4 homemade bombs in anglophone Cameroon, no casualties
Four makeshift bombs exploded overnight in the main city in Cameroon's restive English-speaking region, but no one was injured, officials said Monday.
"Four home-made bombs exploded in Bamenda, one at 9:00 pm and the three others at 3:00 am," said a source close to the security services.
"The blasts did not cause any casualties. They caused minor damage in various places," the source said, in an account confirmed by a security source in the capital Yaounde.
One of the explosions detonated close to a police unit from the Mobile Intervention Squad (GMI) and another near a well-known supermarket, the sources said.
The other two occurred at a crossroads and at a street near Commercial Avenue, Bamenda's business area.
The blasts come a week after four soldiers were killed in the two administrative areas where most of Cameroon's anglophone minority live.
Their deaths have been blamed by the authorities on "terrorists" -- anglophones campaigning for the two English-speaking areas, the Northwest and Southwest Regions, to secede from Cameroon.
The majority French-speaking country has a large anglophone community that comprises about a fifth of its 22 million population.
Many English speakers say they suffer economic inequality and discrimination at the hands of the francophone majority, particularly in education and justice.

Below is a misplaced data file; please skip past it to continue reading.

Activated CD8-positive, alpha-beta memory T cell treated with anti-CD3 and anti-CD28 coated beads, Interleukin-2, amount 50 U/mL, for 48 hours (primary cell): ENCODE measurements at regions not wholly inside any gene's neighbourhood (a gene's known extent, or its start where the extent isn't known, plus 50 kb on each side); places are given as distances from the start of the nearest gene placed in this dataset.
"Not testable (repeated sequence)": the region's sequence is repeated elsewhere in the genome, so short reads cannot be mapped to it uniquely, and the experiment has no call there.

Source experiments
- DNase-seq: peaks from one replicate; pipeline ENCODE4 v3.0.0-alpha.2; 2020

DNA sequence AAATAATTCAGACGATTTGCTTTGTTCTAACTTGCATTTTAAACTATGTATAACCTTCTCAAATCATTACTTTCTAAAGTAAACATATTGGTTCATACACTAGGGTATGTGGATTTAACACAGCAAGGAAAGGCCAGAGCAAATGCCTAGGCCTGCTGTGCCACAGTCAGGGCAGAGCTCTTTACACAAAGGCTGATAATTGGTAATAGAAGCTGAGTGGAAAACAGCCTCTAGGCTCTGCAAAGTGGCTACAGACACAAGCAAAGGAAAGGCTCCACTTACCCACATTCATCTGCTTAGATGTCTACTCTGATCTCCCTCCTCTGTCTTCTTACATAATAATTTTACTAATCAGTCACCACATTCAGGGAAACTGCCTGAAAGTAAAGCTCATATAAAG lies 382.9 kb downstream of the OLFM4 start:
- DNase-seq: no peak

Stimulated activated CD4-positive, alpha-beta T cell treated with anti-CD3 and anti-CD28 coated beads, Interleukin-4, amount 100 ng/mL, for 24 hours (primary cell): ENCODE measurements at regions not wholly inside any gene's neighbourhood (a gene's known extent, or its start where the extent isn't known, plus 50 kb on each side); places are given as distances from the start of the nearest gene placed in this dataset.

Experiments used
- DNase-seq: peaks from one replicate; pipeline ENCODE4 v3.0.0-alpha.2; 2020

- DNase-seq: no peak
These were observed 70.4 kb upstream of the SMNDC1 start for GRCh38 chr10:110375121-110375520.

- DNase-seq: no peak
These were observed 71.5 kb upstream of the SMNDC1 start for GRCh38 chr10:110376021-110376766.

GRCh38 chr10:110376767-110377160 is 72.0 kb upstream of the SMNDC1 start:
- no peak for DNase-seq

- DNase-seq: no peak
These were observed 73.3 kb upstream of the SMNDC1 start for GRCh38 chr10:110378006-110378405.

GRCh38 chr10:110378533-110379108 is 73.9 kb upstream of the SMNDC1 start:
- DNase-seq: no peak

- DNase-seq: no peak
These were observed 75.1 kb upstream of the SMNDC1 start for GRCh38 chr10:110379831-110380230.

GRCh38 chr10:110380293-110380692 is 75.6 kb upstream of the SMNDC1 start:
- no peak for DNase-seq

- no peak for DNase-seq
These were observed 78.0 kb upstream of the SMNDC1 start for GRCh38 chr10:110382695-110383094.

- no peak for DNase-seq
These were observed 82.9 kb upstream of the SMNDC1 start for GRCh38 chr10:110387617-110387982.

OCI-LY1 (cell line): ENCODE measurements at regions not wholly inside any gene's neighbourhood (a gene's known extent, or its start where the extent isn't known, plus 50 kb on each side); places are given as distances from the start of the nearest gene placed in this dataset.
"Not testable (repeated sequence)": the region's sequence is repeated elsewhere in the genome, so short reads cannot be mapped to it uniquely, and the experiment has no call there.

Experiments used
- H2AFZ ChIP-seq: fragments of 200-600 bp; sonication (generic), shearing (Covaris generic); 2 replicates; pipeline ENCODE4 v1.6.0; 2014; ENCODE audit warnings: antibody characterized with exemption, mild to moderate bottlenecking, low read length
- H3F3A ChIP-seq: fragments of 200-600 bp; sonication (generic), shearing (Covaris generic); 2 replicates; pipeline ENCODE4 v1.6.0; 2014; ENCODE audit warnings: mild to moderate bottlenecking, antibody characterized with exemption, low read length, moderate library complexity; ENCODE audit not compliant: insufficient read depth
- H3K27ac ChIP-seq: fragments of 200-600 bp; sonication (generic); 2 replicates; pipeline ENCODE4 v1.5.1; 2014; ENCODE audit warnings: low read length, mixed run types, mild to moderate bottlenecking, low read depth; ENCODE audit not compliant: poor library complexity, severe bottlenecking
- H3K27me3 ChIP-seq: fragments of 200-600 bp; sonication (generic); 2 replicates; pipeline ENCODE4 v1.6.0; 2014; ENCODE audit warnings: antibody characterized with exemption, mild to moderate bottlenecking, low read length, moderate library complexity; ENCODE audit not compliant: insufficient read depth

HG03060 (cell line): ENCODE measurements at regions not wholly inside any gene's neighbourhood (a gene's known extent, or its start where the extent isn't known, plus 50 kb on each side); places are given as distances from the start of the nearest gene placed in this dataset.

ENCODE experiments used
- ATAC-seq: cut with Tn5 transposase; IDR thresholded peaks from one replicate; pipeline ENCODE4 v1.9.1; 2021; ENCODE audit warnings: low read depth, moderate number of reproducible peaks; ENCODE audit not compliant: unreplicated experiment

Demands for greater autonomy in a federal structure, rejected by President Paul Biya, have led to mounting agitation, followed by a crackdown.
At least 14 people have died in clashes, as well as five prisoners who were killed while trying to escape jail, according to a toll compiled by AFP.
International monitors, in contrast, say at least 20 and possibly 40 people have been killed in clashes since late September.
On October 1, a breakaway movement issued a symbolic declaration of independence for their putative state of "Ambazonia," led by Sisiku Ayuk Tabe. On his Twitter account last week, he condemned the killing of the soldiers.
The International Crisis Group (ICG) think tank last month accused Cameroon of embracing a policy of "murderous repression" that, it warned, could lead to an "armed uprising".
The Biya government disputes the claimed death toll and has accused the ICG of being "an agency of destabilisation, in the pay of the secessionist movements".
On October 31, the UN High Commissioner for Refugees (UNHCR) said thousands of people had fled from the anglophone regions into neighbouring Nigeria, and the agency was bracing for an influx of up to 40,000.
The anglophone minority in Cameroon is a legacy of the colonial period in Africa.
France and Britain divided up the former German colony under League of Nations mandates after World War I.
A year after the French-ruled territory became independent in 1961, the southern part of British Cameroons was integrated into a federal system. That structure was scrapped 11 years later in favour of a "united republic".